************ Sermon on Acts 2:42-47; 4:23-31 ************
By: Rev. Adrian Dieleman
This sermon was preached on September 20, 2015
Acts 2:42-47; 4:23-31
"Devoted to Prayer"
This is now the fifth sermon on the state of the early church. Remember what we have looked at so far? We looked at how, filled with the Spirit, she devoted herself to the apostles' teaching; we looked at how she devoted herself to fellowship with God in worship; we looked at how she devoted herself to a fellowship of caring and sharing with each other; and we looked at how she devoted herself to the breaking of bread. Today we look at how, filled with the Spirit, she devoted herself to prayer.
It should be obvious that their Christian faith was a day-to-day reality, not a once-a-week routine. They met daily (Acts 2:46), won souls daily (Acts 2:47; 16:5), and searched the Scriptures daily (Acts 17:11). They were devoted Christians.
Don't forget the result of all this devotion: filled with the Spirit, the early church was unified, magnified, and multiplied. She was this way because she cooperated with the Spirit and submitted to the Spirit. She was this way because the risen Lord was a living reality to them, and His resurrection power was at work in their lives through the Spirit.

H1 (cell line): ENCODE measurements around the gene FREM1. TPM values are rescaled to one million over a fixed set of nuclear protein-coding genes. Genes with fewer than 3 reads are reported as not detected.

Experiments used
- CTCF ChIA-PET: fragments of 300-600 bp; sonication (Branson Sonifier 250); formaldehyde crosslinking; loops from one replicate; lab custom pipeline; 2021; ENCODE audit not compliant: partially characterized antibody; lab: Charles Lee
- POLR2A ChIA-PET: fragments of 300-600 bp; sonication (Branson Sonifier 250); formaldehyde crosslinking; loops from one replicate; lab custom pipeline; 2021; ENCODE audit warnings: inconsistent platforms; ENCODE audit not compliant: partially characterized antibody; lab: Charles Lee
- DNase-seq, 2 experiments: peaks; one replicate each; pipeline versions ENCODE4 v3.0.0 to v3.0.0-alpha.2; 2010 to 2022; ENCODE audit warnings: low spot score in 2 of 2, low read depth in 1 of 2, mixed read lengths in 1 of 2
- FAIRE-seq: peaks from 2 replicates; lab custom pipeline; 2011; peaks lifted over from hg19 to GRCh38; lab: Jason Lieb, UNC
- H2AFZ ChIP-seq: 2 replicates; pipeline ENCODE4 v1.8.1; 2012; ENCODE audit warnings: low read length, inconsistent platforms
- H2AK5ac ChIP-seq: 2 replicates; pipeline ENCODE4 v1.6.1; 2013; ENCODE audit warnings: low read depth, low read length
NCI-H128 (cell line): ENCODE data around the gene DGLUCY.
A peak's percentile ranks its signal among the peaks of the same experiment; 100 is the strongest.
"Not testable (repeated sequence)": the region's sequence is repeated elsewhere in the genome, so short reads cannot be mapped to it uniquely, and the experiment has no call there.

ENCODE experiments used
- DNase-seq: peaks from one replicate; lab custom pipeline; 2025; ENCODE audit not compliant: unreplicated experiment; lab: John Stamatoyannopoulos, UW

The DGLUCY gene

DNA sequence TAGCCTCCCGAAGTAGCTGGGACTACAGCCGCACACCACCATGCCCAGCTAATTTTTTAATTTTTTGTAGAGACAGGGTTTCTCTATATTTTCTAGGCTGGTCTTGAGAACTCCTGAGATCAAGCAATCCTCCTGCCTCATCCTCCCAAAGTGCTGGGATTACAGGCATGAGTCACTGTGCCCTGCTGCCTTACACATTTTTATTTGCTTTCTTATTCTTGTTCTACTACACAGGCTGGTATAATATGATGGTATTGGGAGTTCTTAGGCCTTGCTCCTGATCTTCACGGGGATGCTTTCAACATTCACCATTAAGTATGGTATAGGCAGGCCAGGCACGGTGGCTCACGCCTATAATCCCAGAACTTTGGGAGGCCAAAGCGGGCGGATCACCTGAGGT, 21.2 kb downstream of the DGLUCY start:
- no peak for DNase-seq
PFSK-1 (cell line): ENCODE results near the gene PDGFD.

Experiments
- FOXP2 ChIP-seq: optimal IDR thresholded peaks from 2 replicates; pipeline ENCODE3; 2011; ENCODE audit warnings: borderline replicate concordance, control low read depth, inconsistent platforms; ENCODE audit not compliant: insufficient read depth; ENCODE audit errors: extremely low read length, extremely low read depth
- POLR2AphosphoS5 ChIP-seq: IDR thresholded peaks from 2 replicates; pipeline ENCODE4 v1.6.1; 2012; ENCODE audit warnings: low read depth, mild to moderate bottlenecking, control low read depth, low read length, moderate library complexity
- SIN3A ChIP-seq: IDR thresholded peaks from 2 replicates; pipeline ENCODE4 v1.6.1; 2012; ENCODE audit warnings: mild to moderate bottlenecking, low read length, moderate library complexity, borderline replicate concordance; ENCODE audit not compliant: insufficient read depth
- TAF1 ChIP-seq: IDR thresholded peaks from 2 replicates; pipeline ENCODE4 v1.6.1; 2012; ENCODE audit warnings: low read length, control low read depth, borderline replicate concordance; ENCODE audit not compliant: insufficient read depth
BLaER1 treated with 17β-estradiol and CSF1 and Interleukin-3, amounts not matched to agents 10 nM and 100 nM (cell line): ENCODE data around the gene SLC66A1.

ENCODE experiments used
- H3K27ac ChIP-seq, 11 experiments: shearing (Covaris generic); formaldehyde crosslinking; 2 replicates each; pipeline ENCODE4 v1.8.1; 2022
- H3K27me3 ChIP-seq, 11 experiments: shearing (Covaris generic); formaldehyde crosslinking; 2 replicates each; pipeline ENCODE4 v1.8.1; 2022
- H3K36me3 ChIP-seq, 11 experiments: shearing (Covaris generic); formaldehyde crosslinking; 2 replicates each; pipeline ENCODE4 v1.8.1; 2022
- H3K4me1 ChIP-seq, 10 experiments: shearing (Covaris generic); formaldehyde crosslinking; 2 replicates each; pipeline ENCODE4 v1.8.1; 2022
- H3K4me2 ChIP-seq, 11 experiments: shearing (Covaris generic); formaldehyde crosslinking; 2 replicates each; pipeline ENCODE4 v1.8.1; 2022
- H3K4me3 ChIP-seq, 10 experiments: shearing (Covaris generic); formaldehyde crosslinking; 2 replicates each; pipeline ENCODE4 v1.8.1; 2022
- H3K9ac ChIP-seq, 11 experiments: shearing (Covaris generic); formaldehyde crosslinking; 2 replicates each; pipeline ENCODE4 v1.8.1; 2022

I Devoted to Prayer
A Scripture tells us that the early church members "devoted themselves ... to prayer" (Acts 2:42d). Let me remind you, again, of the meaning of the word "devoted." Devoted means to be loyal to someone or something. It means to give the highest priority to something or someone. It means to identify what is most important to you and to stick with it. It means to show what you are passionate about. In other words, those early Spirit-filled Christians spent time and effort on their prayer. It wasn't on again, off again, as our prayer so often is. The were constant and continuous in their prayer. I think of the time Peter was about to be killed by King Herod. Though it was the middle of the night, his fellow believers gathered together to pray for him (Acts 12:12).
History tells us early African converts to Christianity were earnest and regular in private devotions. Each one reportedly had a separate spot in the brush where he would pour out his heart to God. Over time the paths to these places became well worn. As a result, if one of these believers began to neglect prayer, it was soon apparent to the others. They would kindly remind the negligent one, "Brother, the grass grows on your path." In the early church the believers did not have grass growing on their path -- because they devoted themselves to prayer.